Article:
PLTs, if stored without agitation, produce a lesion that leads PLTs to apoptosis. The severity of the lesion depends on the length of the period without agitation. Prolonged periods without agitation induce formation of superoxides and depolarization of MMP along with a presentation of apoptotic markers.
[show abstract][hide abstract] ABSTRACT: Amotosalen, a psoralen, has been utilized for photochemical treatment (PCT) of apheresis platelets (PLTs) and pooled buffy coat PLTs suspended in additive solution. In the United States, the source of many PLT transfusions is from whole blood-derived PLTs prepared by the PLT-rich plasma (PRP) method. This study investigated the in vitro PLT properties of amotosalen-PCT of leukoreduced pools of PLTs prepared by the PRP method and suspended in 100 percent plasma.
On Day 1 of storage, 12 leukoreduced (n = 6) or 10 leukoreplete (n = 6) ABO-identical PLT concentrates were pooled, separated into two pools of 6 or 5 units, respectively, and leukoreduced (leukoreplete pools only). Each pool of 5 or 6 units was then photochemically treated (designated "test": amotosalen plus 3.0 J/cm(2) long-wavelength ultraviolet light followed by amotosalen/photoproduct removal) while the remaining identical pool (designated "control") was untreated. PLT in vitro assays were performed on test and control pools during 7-day storage.
PCT resulted in slightly reduced pH in test pools compared to that of matched control pools after 5 days of storage (5-unit pools: test, 6.96 +/- 0.12 vs. control, 7.15 +/- 0.09, p = 0.0033; 6-unit pools: test, 6.90 +/- 0.10 vs. control, 7.07 +/- 0.09, p < 0.0001). Test pools adequately maintained many other in vitro properties including PLT morphology, hypotonic shock response, and extent of shape change parameters during 5-day storage, which, like pH, also differed from those of controls. The pH of test and control pools declined on Day 7, with 1 of 6 test pools (either 5 or 6 units) having a pH value of less than 6.20, while all control pools had pH values of more than 6.66.
PCT of leukoreduced PLT pools of whole blood-derived PLTs in 100 percent plasma maintained adequate PLT in vitro variables through 5 days of storage.
[show abstract][hide abstract] ABSTRACT: Extensive periods without agitation can occasionally occur during platelet (PLT) shipment and can affect PLT quality during 5- to 7-day storage. The use of buffer-containing PLT additive solutions (ASs) may better preserve PLT quality during storage by maintaining PLT pH and other in vitro variables. A newly described bicarbonate-containing AS, M-sol, was compared to plasma for preservation of whole blood-derived PLT concentrates in which a 30-hour interruption of agitation was included.
ABO-identical PLT-rich plasma intermediate products were pooled in sets of four, split, and centrifuged with subsequent plasma expression (n = 12). Two units were resuspended with M-sol AS to produce a 70 percent solution/30 percent plasma PLT concentrate; 2 units were resuspended in 100 percent plasma. One M-sol resuspended unit and 1 plasma unit were held on a laboratory bench in a standard shipping box for 30 hours between Day 2 and Day 3, while the other M-sol and plasma unit were continuously agitated. Standard in vitro testing for PLT quality variables on each set of 4 units was performed during storage (n = 12).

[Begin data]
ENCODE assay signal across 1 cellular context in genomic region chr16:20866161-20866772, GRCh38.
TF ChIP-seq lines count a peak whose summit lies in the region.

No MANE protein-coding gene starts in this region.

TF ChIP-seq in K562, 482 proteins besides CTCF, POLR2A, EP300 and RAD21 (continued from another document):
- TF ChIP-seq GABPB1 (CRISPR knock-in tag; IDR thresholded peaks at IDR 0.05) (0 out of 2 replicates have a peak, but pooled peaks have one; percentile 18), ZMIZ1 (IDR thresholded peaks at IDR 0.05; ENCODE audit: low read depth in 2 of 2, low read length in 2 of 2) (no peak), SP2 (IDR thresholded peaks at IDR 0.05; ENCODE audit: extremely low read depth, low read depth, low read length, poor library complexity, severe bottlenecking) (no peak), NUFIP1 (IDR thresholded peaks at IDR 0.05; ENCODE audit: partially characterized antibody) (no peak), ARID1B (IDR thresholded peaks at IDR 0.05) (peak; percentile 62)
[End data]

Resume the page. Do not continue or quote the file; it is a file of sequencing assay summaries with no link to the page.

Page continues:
Interrupting agitation of PLTs suspended in M-sol resulted in less of a pH decrement during storage than that of PLTs suspended in 100 percent plasma. On Days 5 and 7, the pH differences between M-sol and plasma units were 0.56 and 0.75 pH units, respectively (p < 0.0003). In addition, PLTs suspended in M-sol and subjected to an interruption of agitation had lesser Day 7 CD62+ cells, glucose utilization, and lactate production and greater hypotonic stress response, morphology, swirling, and aggregation response than those suspended in plasma (p </= 0.005).
The in vitro properties of PLTs suspended in 70 percent M-sol/30 percent plasma and subjected to a 30-hour interruption of agitation are better maintained during 7-day storage than those of matched units suspended in plasma.
[show abstract][hide abstract] ABSTRACT: Many platelet (PLT) components undergo multiple periods of shipment before transfusion. We have previously conducted studies investigating maintenance of apheresis PLT in vitro quality measures during a single 24- or 30-hour interruption of agitation, but data are not available for multiple periods without agitation.
Apheresis PLTs were collected with both the Amicus (Fenwal, Inc.) and the Trima (Gambro BCT) cell separators to provide two identical PLT products, each with approximately 4 x 10(11) to 5 x 10(11) PLTs. One product was subjected to a single contiguous 24- or 30-hour period of interrupted agitation between Days 2 and 3 of storage by placement in a standard shipping box at room temperature. The matched product was not agitated on each of 3 days (Days 0, 1, and 3) for specified intervals totaling an identical period of time.